Allergies & Asthma During Pregnancy

Are you suffering from seasonal allergies or asthma during pregnancy? Ease the wheezing and sneezing without harming your baby with these helpful (and healthy!) tips.

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Allergies

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Allergies

For some of us, breathing easy is easier said than done. About 10 percent of women of childbearing age have allergies, and about 4 to 7 percent have asthma. If you're one of them, you're probably wondering how your condition -- or the medications you take to treat it -- will affect your unborn baby. Fortunately, there are lots of safe ways to ease your sneezing and wheezing during pregnancy without harming your fetus. Here's how.

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What Are Allergies?

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What Are Allergies?

When your immune system senses a threat, such as harmful bacteria or a virus, it responds by releasing powerful chemicals such as histamines to attack and destroy it. An allergy develops when there is an immune system response to an otherwise harmless substance, such as pollen or animal dander. The result is allergy symptoms -- sniffling, sneezing, itching, or wheezing, just to name a few.

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What Am I Allergic To?

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What Am I Allergic To?

If you suffer from nasal congestion, sneezing, a runny nose, coughing, or watery eyes -- especially in the spring and summer months -- you're probably allergic to the wide variety of plant pollens that fly through the air. Misery loves company: at least 10 percent of all adults and children in the U.S. suffer such symptoms when pollen is in the air.

But even if the so-called sneezing season is over, you may have many allergens lurking in your home too, leading to year-round distress. Common culprits are mold, dust/dust mites, roaches, and pet dander. While allergies will not harm you or your unborn baby, they can add to your discomfort at a time when you may not be feeling great to begin with -- especially if you're in your first trimester or late third trimester.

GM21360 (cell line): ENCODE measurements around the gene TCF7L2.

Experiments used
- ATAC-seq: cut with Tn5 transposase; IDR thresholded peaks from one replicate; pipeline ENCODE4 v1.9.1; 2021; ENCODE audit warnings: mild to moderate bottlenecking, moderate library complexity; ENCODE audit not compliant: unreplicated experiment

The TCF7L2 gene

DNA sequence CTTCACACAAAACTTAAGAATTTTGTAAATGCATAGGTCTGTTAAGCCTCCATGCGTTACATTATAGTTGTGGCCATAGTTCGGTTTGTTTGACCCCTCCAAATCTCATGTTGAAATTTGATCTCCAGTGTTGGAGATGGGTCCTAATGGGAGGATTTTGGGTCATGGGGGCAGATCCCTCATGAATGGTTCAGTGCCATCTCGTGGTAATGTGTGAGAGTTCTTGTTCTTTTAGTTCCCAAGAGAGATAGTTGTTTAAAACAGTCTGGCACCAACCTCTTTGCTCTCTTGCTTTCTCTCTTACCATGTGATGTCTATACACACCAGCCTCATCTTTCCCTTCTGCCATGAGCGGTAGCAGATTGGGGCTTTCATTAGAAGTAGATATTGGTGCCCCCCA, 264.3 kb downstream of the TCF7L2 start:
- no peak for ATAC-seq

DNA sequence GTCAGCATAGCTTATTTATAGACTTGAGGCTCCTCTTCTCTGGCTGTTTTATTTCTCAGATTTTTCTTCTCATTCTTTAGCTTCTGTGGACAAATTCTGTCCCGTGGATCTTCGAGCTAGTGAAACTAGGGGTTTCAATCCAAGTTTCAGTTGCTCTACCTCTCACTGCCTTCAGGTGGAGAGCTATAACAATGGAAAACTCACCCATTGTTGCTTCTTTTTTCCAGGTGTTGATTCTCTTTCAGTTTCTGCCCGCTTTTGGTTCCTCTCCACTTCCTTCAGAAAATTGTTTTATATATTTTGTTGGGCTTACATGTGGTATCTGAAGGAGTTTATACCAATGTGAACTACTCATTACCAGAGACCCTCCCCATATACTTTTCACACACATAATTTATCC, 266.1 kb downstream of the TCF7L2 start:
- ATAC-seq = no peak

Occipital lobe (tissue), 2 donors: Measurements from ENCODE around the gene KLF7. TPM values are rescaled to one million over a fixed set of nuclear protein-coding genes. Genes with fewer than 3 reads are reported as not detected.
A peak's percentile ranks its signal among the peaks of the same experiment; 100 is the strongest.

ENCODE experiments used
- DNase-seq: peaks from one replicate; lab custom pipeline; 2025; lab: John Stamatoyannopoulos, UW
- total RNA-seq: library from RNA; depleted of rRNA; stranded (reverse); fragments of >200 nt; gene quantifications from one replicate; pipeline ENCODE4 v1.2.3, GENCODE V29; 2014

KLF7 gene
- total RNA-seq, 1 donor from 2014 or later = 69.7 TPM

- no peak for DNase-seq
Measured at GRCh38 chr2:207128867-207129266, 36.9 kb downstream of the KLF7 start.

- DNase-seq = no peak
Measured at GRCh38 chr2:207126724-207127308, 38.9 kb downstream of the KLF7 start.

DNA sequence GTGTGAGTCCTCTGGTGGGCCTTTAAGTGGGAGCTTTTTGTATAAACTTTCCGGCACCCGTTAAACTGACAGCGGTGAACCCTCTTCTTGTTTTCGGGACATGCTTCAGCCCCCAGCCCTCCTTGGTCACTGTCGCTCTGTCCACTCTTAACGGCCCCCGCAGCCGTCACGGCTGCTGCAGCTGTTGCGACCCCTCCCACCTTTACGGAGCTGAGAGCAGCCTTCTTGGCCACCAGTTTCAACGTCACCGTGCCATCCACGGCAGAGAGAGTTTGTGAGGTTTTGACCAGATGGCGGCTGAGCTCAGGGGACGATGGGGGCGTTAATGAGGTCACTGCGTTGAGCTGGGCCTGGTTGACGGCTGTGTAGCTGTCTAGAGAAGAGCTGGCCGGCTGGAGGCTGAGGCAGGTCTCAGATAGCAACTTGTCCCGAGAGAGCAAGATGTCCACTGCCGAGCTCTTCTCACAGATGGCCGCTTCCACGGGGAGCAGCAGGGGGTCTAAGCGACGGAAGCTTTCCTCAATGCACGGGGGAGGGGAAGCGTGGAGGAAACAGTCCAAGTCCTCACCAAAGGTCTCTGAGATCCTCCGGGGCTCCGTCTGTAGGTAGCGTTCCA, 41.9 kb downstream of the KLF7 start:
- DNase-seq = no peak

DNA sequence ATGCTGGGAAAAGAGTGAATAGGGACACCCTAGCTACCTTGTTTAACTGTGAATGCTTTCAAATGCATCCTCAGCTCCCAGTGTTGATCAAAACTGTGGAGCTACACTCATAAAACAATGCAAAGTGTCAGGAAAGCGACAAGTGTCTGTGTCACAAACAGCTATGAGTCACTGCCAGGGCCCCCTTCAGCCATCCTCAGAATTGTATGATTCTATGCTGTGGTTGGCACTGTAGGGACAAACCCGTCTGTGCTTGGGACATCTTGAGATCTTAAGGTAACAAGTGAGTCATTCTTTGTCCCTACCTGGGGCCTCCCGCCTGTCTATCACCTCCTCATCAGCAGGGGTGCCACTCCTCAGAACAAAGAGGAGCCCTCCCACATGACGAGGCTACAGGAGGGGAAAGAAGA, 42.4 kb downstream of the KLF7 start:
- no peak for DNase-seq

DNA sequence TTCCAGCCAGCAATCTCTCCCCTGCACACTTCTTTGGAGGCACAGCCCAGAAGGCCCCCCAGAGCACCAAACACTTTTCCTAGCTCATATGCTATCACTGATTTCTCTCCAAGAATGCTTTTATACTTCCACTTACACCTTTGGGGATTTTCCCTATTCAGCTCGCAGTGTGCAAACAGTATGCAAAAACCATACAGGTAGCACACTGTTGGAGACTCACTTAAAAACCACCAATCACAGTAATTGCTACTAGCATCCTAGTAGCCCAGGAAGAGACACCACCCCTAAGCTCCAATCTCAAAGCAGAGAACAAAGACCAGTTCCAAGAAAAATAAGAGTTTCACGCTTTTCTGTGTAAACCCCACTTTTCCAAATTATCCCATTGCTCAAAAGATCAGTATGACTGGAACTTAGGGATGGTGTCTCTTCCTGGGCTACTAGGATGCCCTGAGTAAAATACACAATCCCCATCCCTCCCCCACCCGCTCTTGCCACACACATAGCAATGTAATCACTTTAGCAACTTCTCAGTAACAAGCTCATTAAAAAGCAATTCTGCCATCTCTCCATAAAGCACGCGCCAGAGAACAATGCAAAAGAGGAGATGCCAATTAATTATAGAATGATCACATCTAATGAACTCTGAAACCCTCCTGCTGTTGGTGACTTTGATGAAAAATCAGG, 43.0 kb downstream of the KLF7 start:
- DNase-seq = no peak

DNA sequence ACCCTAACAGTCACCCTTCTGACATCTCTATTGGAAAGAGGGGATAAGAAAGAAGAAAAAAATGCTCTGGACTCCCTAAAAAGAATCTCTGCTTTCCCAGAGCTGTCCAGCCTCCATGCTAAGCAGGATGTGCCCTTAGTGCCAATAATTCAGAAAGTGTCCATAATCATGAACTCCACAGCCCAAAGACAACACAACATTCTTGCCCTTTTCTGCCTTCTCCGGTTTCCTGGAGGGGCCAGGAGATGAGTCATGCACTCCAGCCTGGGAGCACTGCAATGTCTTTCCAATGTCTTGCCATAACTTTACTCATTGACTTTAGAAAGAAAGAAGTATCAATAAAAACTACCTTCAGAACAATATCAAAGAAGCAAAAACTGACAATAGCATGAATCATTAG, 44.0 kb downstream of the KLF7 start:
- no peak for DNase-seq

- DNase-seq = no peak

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Can I Prevent Allergies?

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Can I Prevent Allergies?

Your first line of defense against allergy symptoms should be to try and avoid contact with the allergens themselves. For example, if you're allergic to pollen, you should keep your windows closed and avoid outdoor activities in the morning, when the pollen count is usually at its highest.

If your symptoms stem from sources inside your home, use a mask when vacuuming, keep your bedroom free of pets, and encase pillows and mattresses in special covers to avoid dust mites. Dust mites flourish when your home is humid. To control their numbers, use a dehumidifier to keep the humidity in your home below 50 percent.

If avoidance isn't enough, you can try using a saline nasal spray to help ease congestion. But if your allergies are severe enough to interfere with your eating or sleeping, you may want to talk to your doctor about using medication, as there are a number of allergy medications that can safely provide relief during your pregnancy.

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Are There Medications I Can Safely Take?

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Are There Medications I Can Safely Take?

Always check with your healthcare provider/physician before taking any medications, including OTC ones, especially in the first trimester. Commonly prescribed medications include antihistamines and decongestants. Many doctors believe that chlorpheniramine, the active ingredient in Chlor-Trimeton, is among the safest antihistamines. But there's also recent reassuring data for two of the newer non-sedating antihistamines, loratadine (Claritin) and cetirizine (Zyrtec).

If you need a decongestant, many doctors recommend oxymetazoline, which comes in nasal spray or drop form, such as Afrin. But this should be used sparingly and not for more than 3 days at a time to prevent symptoms from worsening. Your system absorbs little of the drug when you take it nasally, making it a good choice for pregnant women. (Pseudoephedrine should be avoided during the first trimester.) Avoid oral decongestants, especially during the first trimester. Nasal sprays containing cromolyn sodium (Nasalcrom) have also been shown to be safe when used during pregnancy.

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Over-the-Counter Medications During Pregnancy: Safe or Not?

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Natural Remedies for Relieving Allergies

Natural Remedies for Relieving Allergies

While many natural remedies haven't been adequately studied in pregnant women, there are a few you can try to ease the discomfort brought on by allergies. A nasal rinse can help flush away congestion, so try it using a neti pot filled with a saline nasal solution or distilled or filtered water once or twice a day. As best you can, avoid coming in contact with triggers that may contribute to your allergy symptoms. For example, be aware of the pollen count each day and plan any outings accordingly. Change your clothes after you've been outside and take a shower so you can be rid of outdoor triggers like pollen, grass and ragweed. Remove shoes right before entering the house and skip hanging your clothes on the line (both footwear and clothing can bring allergens into the house). Also, consider using air conditioning and forgoing opening windows during pollen season.